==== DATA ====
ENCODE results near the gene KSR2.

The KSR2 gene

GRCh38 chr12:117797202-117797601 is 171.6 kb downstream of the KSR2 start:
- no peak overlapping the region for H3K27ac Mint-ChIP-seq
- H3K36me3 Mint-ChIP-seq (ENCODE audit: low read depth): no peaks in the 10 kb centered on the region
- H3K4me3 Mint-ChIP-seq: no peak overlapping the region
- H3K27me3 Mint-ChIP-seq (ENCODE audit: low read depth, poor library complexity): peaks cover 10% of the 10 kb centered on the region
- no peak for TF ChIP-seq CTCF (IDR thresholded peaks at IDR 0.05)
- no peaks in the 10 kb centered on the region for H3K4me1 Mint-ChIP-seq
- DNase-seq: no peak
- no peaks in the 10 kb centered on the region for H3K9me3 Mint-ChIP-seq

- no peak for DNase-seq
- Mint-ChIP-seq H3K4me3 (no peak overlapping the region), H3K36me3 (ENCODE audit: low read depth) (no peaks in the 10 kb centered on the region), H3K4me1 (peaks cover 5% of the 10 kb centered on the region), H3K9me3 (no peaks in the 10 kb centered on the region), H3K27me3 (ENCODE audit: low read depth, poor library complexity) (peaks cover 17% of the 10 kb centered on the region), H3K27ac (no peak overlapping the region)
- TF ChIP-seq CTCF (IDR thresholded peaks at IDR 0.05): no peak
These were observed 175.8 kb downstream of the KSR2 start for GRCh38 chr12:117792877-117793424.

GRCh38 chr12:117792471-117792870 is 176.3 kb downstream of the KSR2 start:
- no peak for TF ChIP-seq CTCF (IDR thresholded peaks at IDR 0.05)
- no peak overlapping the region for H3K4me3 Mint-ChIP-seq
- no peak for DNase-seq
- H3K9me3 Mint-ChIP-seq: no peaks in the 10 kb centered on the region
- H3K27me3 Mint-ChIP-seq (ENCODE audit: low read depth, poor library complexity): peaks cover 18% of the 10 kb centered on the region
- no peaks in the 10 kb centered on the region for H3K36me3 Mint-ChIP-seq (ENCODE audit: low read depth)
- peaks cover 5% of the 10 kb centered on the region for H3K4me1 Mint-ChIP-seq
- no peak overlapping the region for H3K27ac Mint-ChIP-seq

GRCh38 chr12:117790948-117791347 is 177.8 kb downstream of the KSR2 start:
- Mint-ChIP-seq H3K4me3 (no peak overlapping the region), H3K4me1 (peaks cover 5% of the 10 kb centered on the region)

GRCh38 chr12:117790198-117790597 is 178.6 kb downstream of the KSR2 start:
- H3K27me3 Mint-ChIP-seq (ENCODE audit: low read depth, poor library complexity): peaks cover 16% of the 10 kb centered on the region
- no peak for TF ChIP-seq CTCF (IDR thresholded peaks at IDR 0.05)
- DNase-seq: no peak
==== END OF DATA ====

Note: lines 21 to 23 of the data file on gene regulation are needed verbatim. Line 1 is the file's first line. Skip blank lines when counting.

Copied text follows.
- H3K27me3 Mint-ChIP-seq (ENCODE audit: low read depth, poor library complexity): peaks cover 18% of the 10 kb centered on the region
- no peaks in the 10 kb centered on the region for H3K36me3 Mint-ChIP-seq (ENCODE audit: low read depth)
- peaks cover 5% of the 10 kb centered on the region for H3K4me1 Mint-ChIP-seq